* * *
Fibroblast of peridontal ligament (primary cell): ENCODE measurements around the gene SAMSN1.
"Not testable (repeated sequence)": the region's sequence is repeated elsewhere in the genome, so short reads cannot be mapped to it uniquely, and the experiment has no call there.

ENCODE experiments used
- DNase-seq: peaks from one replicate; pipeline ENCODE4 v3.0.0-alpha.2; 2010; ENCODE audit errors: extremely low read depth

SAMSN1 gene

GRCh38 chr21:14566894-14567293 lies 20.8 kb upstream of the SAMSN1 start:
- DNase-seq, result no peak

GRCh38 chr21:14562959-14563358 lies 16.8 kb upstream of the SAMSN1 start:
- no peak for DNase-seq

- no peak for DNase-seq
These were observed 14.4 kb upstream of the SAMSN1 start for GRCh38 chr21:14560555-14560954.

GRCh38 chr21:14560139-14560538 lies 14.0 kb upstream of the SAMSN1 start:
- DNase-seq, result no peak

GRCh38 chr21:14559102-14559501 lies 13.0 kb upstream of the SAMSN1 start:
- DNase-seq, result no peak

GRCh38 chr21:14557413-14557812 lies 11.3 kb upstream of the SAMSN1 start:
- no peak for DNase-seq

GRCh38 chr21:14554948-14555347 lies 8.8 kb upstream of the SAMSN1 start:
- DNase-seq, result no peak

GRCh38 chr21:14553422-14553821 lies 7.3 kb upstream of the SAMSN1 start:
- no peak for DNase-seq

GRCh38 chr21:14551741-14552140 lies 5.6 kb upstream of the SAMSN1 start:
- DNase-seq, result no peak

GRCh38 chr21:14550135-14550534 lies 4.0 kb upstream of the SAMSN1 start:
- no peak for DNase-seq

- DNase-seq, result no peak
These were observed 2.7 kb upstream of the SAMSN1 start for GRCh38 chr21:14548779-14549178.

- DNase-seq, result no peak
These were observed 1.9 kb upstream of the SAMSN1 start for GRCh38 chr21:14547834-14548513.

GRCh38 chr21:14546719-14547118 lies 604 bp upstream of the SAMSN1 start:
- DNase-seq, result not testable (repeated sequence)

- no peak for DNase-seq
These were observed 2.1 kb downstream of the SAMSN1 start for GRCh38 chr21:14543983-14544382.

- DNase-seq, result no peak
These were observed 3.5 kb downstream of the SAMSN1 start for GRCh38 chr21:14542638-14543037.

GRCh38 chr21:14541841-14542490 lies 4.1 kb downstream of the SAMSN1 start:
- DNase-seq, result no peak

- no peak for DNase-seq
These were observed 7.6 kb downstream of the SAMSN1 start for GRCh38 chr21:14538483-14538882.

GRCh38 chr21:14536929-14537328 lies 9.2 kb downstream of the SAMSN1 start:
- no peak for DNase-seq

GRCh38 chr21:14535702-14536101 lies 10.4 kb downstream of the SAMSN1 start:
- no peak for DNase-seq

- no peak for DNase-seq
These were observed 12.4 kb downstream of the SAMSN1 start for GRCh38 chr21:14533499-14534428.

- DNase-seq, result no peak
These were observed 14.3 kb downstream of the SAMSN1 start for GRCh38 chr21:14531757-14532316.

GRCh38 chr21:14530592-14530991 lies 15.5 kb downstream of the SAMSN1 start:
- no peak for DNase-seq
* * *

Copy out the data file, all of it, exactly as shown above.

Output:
Fibroblast of peridontal ligament (primary cell): ENCODE measurements around the gene SAMSN1.
"Not testable (repeated sequence)": the region's sequence is repeated elsewhere in the genome, so short reads cannot be mapped to it uniquely, and the experiment has no call there.

ENCODE experiments used
- DNase-seq: peaks from one replicate; pipeline ENCODE4 v3.0.0-alpha.2; 2010; ENCODE audit errors: extremely low read depth

SAMSN1 gene

GRCh38 chr21:14566894-14567293 lies 20.8 kb upstream of the SAMSN1 start:
- DNase-seq, result no peak

GRCh38 chr21:14562959-14563358 lies 16.8 kb upstream of the SAMSN1 start:
- no peak for DNase-seq

- no peak for DNase-seq
These were observed 14.4 kb upstream of the SAMSN1 start for GRCh38 chr21:14560555-14560954.

GRCh38 chr21:14560139-14560538 lies 14.0 kb upstream of the SAMSN1 start:
- DNase-seq, result no peak

GRCh38 chr21:14559102-14559501 lies 13.0 kb upstream of the SAMSN1 start:
- DNase-seq, result no peak

GRCh38 chr21:14557413-14557812 lies 11.3 kb upstream of the SAMSN1 start:
- no peak for DNase-seq

GRCh38 chr21:14554948-14555347 lies 8.8 kb upstream of the SAMSN1 start:
- DNase-seq, result no peak

GRCh38 chr21:14553422-14553821 lies 7.3 kb upstream of the SAMSN1 start:
- no peak for DNase-seq

GRCh38 chr21:14551741-14552140 lies 5.6 kb upstream of the SAMSN1 start:
- DNase-seq, result no peak

GRCh38 chr21:14550135-14550534 lies 4.0 kb upstream of the SAMSN1 start:
- no peak for DNase-seq

- DNase-seq, result no peak
These were observed 2.7 kb upstream of the SAMSN1 start for GRCh38 chr21:14548779-14549178.

- DNase-seq, result no peak
These were observed 1.9 kb upstream of the SAMSN1 start for GRCh38 chr21:14547834-14548513.

GRCh38 chr21:14546719-14547118 lies 604 bp upstream of the SAMSN1 start:
- DNase-seq, result not testable (repeated sequence)

- no peak for DNase-seq
These were observed 2.1 kb downstream of the SAMSN1 start for GRCh38 chr21:14543983-14544382.

- DNase-seq, result no peak
These were observed 3.5 kb downstream of the SAMSN1 start for GRCh38 chr21:14542638-14543037.

GRCh38 chr21:14541841-14542490 lies 4.1 kb downstream of the SAMSN1 start:
- DNase-seq, result no peak

- no peak for DNase-seq
These were observed 7.6 kb downstream of the SAMSN1 start for GRCh38 chr21:14538483-14538882.

GRCh38 chr21:14536929-14537328 lies 9.2 kb downstream of the SAMSN1 start:
- no peak for DNase-seq

GRCh38 chr21:14535702-14536101 lies 10.4 kb downstream of the SAMSN1 start:
- no peak for DNase-seq

- no peak for DNase-seq
These were observed 12.4 kb downstream of the SAMSN1 start for GRCh38 chr21:14533499-14534428.

- DNase-seq, result no peak
These were observed 14.3 kb downstream of the SAMSN1 start for GRCh38 chr21:14531757-14532316.

GRCh38 chr21:14530592-14530991 lies 15.5 kb downstream of the SAMSN1 start:
- no peak for DNase-seq